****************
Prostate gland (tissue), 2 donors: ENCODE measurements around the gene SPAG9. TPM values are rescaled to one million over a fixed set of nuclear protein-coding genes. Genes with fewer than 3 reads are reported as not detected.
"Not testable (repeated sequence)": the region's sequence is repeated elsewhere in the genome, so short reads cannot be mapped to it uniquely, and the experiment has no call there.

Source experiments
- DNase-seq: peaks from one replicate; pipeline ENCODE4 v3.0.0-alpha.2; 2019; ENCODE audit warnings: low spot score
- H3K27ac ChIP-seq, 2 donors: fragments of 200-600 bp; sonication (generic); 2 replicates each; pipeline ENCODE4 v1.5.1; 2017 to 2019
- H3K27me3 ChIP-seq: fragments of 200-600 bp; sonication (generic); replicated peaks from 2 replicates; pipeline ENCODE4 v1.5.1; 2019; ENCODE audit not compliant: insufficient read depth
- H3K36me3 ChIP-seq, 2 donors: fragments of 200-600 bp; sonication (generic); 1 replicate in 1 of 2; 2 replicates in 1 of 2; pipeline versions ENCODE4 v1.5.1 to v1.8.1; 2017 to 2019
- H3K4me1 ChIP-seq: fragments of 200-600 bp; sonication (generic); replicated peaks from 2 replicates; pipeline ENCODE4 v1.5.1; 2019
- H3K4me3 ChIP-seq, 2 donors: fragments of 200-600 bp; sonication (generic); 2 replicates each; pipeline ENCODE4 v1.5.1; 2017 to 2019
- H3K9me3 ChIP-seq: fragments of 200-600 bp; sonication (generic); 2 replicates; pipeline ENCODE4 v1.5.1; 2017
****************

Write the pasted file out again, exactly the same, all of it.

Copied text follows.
Prostate gland (tissue), 2 donors: ENCODE measurements around the gene SPAG9. TPM values are rescaled to one million over a fixed set of nuclear protein-coding genes. Genes with fewer than 3 reads are reported as not detected.
"Not testable (repeated sequence)": the region's sequence is repeated elsewhere in the genome, so short reads cannot be mapped to it uniquely, and the experiment has no call there.

Source experiments
- DNase-seq: peaks from one replicate; pipeline ENCODE4 v3.0.0-alpha.2; 2019; ENCODE audit warnings: low spot score
- H3K27ac ChIP-seq, 2 donors: fragments of 200-600 bp; sonication (generic); 2 replicates each; pipeline ENCODE4 v1.5.1; 2017 to 2019
- H3K27me3 ChIP-seq: fragments of 200-600 bp; sonication (generic); replicated peaks from 2 replicates; pipeline ENCODE4 v1.5.1; 2019; ENCODE audit not compliant: insufficient read depth
- H3K36me3 ChIP-seq, 2 donors: fragments of 200-600 bp; sonication (generic); 1 replicate in 1 of 2; 2 replicates in 1 of 2; pipeline versions ENCODE4 v1.5.1 to v1.8.1; 2017 to 2019
- H3K4me1 ChIP-seq: fragments of 200-600 bp; sonication (generic); replicated peaks from 2 replicates; pipeline ENCODE4 v1.5.1; 2019
- H3K4me3 ChIP-seq, 2 donors: fragments of 200-600 bp; sonication (generic); 2 replicates each; pipeline ENCODE4 v1.5.1; 2017 to 2019
- H3K9me3 ChIP-seq: fragments of 200-600 bp; sonication (generic); 2 replicates; pipeline ENCODE4 v1.5.1; 2017